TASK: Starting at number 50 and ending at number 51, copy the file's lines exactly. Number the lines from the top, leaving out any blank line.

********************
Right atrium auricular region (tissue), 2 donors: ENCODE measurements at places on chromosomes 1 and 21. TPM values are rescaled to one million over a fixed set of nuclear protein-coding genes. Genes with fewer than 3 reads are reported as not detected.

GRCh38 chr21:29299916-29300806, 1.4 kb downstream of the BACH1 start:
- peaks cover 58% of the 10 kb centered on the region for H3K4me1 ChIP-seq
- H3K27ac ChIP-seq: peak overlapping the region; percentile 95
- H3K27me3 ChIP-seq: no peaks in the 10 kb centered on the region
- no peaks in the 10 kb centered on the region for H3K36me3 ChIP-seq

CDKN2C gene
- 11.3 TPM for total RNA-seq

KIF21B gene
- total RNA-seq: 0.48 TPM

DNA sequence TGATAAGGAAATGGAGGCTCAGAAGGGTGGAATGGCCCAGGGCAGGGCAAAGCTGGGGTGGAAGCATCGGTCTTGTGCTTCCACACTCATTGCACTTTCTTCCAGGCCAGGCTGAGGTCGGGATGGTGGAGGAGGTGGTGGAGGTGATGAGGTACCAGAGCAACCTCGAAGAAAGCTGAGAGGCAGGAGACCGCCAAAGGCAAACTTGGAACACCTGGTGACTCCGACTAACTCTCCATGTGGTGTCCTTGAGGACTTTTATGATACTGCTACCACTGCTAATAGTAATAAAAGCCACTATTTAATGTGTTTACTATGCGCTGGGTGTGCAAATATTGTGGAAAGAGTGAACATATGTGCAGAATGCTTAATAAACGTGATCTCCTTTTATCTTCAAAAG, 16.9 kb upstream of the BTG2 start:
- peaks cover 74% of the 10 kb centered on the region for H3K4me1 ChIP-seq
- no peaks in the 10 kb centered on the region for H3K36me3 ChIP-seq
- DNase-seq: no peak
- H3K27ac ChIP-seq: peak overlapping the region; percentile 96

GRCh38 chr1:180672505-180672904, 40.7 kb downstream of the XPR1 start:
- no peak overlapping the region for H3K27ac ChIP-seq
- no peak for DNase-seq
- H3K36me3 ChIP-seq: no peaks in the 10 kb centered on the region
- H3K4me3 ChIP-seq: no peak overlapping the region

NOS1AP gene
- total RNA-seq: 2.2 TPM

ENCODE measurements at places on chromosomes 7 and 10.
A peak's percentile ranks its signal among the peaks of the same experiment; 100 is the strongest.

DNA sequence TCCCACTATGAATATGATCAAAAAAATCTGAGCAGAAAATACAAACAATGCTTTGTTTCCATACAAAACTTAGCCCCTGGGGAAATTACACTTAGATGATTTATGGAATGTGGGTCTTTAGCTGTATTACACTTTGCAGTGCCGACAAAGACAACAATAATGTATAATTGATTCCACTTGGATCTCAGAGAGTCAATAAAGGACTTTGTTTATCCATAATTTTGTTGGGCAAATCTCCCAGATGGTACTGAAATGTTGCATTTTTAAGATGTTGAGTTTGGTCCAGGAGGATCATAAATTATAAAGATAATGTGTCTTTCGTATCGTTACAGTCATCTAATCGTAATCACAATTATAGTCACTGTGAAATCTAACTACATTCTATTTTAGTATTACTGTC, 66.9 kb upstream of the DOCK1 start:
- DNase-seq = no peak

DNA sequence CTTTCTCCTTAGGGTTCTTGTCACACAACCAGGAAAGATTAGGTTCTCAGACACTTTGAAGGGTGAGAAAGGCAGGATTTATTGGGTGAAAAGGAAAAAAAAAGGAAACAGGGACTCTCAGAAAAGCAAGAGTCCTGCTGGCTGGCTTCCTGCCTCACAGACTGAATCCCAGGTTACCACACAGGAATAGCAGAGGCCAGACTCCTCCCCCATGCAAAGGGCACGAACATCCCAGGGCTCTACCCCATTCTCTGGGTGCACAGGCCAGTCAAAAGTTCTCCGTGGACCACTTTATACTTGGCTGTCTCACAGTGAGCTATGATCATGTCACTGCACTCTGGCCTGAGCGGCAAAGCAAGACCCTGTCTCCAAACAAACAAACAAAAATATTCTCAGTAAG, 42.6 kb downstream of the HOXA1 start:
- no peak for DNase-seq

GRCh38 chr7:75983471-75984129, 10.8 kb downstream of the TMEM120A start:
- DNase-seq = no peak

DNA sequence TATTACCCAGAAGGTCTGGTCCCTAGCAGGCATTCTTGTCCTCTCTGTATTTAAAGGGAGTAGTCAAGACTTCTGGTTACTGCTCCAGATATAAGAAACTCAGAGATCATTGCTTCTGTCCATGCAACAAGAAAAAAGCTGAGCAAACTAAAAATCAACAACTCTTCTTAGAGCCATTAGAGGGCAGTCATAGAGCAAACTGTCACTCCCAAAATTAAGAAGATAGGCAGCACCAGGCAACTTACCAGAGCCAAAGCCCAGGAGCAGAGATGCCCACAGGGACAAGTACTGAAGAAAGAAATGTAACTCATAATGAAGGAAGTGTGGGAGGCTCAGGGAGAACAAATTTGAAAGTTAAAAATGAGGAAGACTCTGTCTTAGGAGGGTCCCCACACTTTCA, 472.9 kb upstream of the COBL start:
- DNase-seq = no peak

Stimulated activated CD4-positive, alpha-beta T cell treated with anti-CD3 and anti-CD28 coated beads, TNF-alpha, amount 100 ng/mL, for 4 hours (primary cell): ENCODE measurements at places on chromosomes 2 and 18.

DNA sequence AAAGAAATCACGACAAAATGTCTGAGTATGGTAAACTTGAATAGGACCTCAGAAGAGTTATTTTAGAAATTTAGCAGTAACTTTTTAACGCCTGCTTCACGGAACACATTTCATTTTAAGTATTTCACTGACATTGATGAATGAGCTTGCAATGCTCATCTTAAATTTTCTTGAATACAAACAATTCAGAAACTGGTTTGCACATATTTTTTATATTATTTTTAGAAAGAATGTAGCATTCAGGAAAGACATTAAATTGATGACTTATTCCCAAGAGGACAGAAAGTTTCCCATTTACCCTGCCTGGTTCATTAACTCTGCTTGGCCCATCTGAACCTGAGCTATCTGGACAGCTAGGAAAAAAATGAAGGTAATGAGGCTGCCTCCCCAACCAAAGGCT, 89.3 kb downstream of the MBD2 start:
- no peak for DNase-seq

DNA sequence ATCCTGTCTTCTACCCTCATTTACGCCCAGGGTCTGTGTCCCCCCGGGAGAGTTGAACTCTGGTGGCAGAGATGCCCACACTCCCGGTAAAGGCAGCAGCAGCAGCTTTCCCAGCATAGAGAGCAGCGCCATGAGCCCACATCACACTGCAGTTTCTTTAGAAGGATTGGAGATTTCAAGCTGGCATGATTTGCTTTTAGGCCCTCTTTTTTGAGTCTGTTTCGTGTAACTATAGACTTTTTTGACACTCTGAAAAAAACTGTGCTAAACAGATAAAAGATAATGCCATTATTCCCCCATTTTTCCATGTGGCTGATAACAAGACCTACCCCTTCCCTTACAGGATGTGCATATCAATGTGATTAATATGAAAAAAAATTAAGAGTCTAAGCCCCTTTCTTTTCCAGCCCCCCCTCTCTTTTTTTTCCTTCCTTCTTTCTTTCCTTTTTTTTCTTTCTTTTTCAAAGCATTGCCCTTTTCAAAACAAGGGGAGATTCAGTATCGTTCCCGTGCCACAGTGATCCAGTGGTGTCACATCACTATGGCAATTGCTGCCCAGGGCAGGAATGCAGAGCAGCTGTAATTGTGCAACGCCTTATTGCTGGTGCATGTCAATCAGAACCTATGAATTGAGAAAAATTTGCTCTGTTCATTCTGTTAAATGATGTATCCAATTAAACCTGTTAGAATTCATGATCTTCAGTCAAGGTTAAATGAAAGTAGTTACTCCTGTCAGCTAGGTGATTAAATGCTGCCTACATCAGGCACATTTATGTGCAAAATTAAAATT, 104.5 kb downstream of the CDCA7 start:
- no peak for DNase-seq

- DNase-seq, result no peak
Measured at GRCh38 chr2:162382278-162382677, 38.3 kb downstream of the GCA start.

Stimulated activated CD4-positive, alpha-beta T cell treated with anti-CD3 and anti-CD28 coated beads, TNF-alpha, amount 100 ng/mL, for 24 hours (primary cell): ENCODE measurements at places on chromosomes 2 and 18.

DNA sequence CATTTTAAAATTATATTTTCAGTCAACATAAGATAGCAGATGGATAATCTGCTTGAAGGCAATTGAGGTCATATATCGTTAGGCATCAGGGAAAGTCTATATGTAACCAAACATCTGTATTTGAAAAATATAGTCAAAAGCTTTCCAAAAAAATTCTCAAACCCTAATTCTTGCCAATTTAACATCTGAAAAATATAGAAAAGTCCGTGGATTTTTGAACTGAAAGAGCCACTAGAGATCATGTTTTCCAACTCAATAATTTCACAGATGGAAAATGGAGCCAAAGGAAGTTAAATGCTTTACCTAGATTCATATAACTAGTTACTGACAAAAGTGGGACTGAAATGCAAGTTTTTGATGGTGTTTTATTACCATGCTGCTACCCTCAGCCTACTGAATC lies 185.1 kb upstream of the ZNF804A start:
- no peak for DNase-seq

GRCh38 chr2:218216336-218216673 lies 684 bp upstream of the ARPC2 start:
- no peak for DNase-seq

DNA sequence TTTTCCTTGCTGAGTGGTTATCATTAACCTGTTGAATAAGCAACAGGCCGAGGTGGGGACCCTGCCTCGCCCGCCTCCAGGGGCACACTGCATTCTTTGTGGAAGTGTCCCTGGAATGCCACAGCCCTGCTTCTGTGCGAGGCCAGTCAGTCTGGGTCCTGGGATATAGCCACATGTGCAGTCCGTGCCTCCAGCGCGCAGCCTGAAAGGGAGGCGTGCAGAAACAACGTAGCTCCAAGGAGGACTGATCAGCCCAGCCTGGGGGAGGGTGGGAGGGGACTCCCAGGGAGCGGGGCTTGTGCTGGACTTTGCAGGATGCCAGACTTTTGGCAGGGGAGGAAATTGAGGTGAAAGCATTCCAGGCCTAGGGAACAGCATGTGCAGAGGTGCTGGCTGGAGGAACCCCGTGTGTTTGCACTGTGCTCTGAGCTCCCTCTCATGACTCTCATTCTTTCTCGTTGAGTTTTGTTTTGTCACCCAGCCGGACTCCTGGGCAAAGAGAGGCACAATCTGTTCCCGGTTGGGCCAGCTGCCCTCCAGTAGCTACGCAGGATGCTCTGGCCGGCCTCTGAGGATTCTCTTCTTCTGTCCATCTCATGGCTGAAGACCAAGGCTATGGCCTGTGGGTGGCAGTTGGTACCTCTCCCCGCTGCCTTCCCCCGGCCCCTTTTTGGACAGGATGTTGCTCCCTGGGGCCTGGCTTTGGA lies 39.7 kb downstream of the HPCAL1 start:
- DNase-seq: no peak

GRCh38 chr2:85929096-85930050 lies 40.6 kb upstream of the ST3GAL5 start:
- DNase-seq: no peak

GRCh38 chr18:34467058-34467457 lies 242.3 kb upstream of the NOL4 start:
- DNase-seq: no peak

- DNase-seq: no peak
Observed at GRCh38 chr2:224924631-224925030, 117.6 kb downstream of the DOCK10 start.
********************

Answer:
- DNase-seq: no peak

- DNase-seq: no peak